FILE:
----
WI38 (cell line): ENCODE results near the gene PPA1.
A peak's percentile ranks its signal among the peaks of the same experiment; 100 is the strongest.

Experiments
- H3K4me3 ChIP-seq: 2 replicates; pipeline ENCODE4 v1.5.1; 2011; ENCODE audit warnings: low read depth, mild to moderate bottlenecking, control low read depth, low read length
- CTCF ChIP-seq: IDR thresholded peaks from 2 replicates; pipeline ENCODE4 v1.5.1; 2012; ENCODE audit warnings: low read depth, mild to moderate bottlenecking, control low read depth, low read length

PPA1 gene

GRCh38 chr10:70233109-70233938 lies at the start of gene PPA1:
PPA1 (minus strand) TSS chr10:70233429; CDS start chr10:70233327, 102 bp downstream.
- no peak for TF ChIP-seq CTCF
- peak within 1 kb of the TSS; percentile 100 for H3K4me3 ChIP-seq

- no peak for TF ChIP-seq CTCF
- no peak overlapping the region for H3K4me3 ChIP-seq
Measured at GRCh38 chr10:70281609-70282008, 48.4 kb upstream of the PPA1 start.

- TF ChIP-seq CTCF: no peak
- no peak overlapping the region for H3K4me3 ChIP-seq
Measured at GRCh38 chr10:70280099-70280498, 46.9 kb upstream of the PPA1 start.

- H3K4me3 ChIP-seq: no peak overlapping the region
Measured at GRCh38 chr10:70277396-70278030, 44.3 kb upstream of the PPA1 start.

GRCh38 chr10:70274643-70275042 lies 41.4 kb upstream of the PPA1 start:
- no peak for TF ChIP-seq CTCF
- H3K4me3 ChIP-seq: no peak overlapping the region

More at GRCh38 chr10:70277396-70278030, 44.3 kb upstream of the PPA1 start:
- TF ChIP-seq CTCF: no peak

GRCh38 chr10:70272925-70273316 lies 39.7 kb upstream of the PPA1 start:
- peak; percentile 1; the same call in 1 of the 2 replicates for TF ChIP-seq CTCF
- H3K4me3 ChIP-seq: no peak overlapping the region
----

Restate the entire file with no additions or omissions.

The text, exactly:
WI38 (cell line): ENCODE results near the gene PPA1.
A peak's percentile ranks its signal among the peaks of the same experiment; 100 is the strongest.

Experiments
- H3K4me3 ChIP-seq: 2 replicates; pipeline ENCODE4 v1.5.1; 2011; ENCODE audit warnings: low read depth, mild to moderate bottlenecking, control low read depth, low read length
- CTCF ChIP-seq: IDR thresholded peaks from 2 replicates; pipeline ENCODE4 v1.5.1; 2012; ENCODE audit warnings: low read depth, mild to moderate bottlenecking, control low read depth, low read length

PPA1 gene

GRCh38 chr10:70233109-70233938 lies at the start of gene PPA1:
PPA1 (minus strand) TSS chr10:70233429; CDS start chr10:70233327, 102 bp downstream.
- no peak for TF ChIP-seq CTCF
- peak within 1 kb of the TSS; percentile 100 for H3K4me3 ChIP-seq

- no peak for TF ChIP-seq CTCF
- no peak overlapping the region for H3K4me3 ChIP-seq
Measured at GRCh38 chr10:70281609-70282008, 48.4 kb upstream of the PPA1 start.

- TF ChIP-seq CTCF: no peak
- no peak overlapping the region for H3K4me3 ChIP-seq
Measured at GRCh38 chr10:70280099-70280498, 46.9 kb upstream of the PPA1 start.

- H3K4me3 ChIP-seq: no peak overlapping the region
Measured at GRCh38 chr10:70277396-70278030, 44.3 kb upstream of the PPA1 start.

GRCh38 chr10:70274643-70275042 lies 41.4 kb upstream of the PPA1 start:
- no peak for TF ChIP-seq CTCF
- H3K4me3 ChIP-seq: no peak overlapping the region

More at GRCh38 chr10:70277396-70278030, 44.3 kb upstream of the PPA1 start:
- TF ChIP-seq CTCF: no peak

GRCh38 chr10:70272925-70273316 lies 39.7 kb upstream of the PPA1 start:
- peak; percentile 1; the same call in 1 of the 2 replicates for TF ChIP-seq CTCF
- H3K4me3 ChIP-seq: no peak overlapping the region